Snoop Dogg is a long-time fan of the Pittsburgh Steelers. But these days, he’s meeting more of his favorite football players long before they reach the NFL. His Snoop Youth Football League has put more than 50 players in the NFL, including Rookie of the Year candidate C.J. Stroud.
Youth football is a big part of the iconic rapper’s life, and his latest venture into youth athletics gets an IMDb credit in “The Underdoggs,” which premieres Friday on Amazon Prime. Snoop stars as Jaycen “Two Js” Jennings, a former professional football player who gets in trouble with the law and ends up coaching a struggling youth football team in his hometown of Long Beach, Calif.
Snoop Dogg and the comedic cast of ‘The Underdoggs’ walked the purple carpet for the premiere of Amazon Prime’s new film pic.twitter.com/sL92WEtzmk
— Reuters Showbiz (@ReutersShowbiz) January 24, 2024
Snoop said he added bits of his Long Beach roots to the film. His character starred at Long Beach Poly, his real high school. George Lopez plays Coach Feis, who Snoop said resembles former Poly coach Raul Lara.
Snoop has been an advocate for youth sports for a long time, establishing his league in 2005 in the Los Angeles area with football and cheerleading available for children ages 5-13. According to the league’s website, more than 60,000 youth have taken part in the program.
Youth football, however, has plenty of detractors as participation in tackle football amongst children has declined in recent years with safety concerns a major factor. California has seen a push to eliminate tackle football for children 12 years old and under (flag football would be the option), although Gov. Gavin Newsom said he would not sign the bill.
“I beg to differ when they say let’s get rid of football and it’s negative,” Snoop said. “We show all sides of the positive through football, and this movie is a perfect example because it was inspired by my football league, and certain players from my league inspired each character in this movie.”
Snoop’s league has produced plenty of NFL success stories, including Stroud (Houston Texans); receivers Juju Smith-Schuster (New England Patriots) and Romeo Doubs (Green Bay Packers); defensive backs Keisean Nixon (Packers) Deommodore Lenoir (San Francisco 49ers) and Jack Jones (Las Vegas Raiders); and linebacker Daiyan Henley (Los Angeles Chargers).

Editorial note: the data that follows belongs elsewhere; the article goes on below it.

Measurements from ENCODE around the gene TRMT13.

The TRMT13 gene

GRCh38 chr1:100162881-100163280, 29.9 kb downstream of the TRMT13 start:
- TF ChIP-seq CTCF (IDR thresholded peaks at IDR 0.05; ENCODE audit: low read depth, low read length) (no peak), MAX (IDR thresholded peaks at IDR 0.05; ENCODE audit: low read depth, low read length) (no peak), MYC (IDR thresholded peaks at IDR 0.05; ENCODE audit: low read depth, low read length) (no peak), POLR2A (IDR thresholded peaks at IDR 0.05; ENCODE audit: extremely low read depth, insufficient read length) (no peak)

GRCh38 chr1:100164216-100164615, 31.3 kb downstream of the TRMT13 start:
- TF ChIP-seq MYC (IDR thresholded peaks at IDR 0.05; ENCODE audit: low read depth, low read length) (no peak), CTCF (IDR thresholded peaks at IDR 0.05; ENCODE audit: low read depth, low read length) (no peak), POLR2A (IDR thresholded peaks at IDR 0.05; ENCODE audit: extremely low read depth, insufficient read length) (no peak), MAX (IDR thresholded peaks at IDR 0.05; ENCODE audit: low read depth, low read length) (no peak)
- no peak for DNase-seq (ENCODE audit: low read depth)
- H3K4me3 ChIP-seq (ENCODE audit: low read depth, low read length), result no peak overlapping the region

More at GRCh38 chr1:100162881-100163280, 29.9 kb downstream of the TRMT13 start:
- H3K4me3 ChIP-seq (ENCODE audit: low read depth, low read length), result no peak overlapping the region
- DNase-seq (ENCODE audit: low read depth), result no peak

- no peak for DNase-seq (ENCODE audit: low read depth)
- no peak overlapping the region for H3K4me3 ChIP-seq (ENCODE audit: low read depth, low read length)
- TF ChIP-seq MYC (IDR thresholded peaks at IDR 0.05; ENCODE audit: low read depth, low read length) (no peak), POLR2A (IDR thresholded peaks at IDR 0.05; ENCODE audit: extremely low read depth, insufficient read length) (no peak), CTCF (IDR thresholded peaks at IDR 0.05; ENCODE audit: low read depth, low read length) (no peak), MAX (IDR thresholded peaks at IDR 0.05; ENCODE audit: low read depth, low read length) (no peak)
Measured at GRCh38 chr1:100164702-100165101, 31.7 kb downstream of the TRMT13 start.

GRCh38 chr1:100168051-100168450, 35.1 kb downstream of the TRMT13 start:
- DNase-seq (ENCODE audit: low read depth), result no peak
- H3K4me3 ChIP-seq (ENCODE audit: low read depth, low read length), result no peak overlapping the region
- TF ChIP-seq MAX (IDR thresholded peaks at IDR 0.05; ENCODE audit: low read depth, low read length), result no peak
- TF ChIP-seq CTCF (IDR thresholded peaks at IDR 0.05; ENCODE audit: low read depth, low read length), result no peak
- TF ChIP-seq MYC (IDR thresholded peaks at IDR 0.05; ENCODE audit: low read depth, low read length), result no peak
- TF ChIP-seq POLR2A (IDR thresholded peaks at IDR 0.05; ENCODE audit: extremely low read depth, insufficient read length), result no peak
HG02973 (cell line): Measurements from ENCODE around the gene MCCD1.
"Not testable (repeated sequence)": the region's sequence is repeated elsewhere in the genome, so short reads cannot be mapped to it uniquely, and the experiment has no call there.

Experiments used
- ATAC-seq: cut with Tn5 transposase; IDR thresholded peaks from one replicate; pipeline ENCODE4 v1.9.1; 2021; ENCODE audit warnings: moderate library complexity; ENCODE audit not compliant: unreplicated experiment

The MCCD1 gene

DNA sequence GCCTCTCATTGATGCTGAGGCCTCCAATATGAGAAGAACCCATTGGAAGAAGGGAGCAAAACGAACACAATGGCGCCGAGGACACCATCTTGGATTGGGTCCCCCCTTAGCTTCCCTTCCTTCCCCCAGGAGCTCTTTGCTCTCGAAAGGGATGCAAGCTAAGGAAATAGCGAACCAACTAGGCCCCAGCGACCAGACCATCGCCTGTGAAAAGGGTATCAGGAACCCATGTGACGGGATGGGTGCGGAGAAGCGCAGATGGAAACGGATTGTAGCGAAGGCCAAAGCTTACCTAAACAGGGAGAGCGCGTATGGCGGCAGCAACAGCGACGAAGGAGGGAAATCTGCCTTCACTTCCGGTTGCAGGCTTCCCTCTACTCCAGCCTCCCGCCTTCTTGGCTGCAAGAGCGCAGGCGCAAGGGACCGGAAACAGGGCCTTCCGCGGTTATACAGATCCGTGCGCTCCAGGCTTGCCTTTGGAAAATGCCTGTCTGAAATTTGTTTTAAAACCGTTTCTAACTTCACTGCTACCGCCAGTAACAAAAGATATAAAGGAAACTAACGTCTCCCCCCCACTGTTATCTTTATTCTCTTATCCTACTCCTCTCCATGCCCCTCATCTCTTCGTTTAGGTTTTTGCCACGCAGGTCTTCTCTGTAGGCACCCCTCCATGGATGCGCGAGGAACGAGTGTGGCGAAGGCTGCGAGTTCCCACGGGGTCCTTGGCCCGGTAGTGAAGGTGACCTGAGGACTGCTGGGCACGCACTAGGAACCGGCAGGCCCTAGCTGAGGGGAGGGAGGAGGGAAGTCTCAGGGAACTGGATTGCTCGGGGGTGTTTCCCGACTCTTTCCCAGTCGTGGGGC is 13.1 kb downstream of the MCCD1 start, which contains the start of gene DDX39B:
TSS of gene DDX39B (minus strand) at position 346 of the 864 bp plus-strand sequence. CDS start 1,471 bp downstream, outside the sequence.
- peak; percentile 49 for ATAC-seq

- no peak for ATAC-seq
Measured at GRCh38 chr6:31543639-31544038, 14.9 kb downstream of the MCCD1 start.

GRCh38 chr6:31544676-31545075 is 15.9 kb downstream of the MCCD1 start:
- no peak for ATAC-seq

Snoop’s long-time ties with youth football have also led him to become more interested in college football and the world of NIL deals and more. When he was a fixture at USC games during the Reggie Bush days, players weren’t allowed to profit off their name, image or likeness.
Snoop sees what’s currently happening in college football as a good thing. He also has a problem with coaches who do not like NIL deals.
“For many years, (they) made money off my homies, and my homies didn’t make no money off the jerseys, no money off the ticket sales, none of that,” Snoop said. “But the coaches got big contracts, and whenever they were ready to leave, they would just leave unannounced and get a whole new contract, and then the kid would have to suffer.”
Snoop, however, has no plans to get involved in college football. He considers Colorado coach Deion Sanders a good friend. He attended Sanders’ games at Jackson State and Colorado, and their youth league teams played each other in the past.
“I won’t take a job in the NCAA, so y’all coaches don’t have to worry about Snoop Dogg coming,” he said.
But what kind of coach is Coach Snoop? He said he likes to hire coaches better than him to run things. He loves seeing how the game has evolved to feature spread formations on offense, even in goal-line situations. Snoop believes the benefits of teamwork and being able to emphasize academics and assist families through the game makes football worthwhile.
He also is the guy who provides opportunities. Snoop used his league to employ community members, including ex-gang members, to coach. Some of that is shown in the film, as comedian Mike Epps, who plays Kareem, is looking to turn his life around through coaching. He said he receives a lot of credit, but the coaches who do most of the work with the players deserve praise for providing mentorship.
Snoop is enthusiastic about the movie, and he is passionate about the players who come through his program. That’s why he can take some solace in watching the NFL postseason — even if his favorite team is no longer playing.
“When I see these babies out there, I get excited,” he said. “I’m a Steelers fan, but I’m a fan of my kids. When my team loses, I’m mad, but if I see my kids still playing and still having a good time and fighting, that means more.
“At the end of the day, we put somebody in a position where they can make their family proud of them. Not just ‘me,’ but ‘we.’”
(Photo by Axelle / Bauer-Griffin / FilmMagic)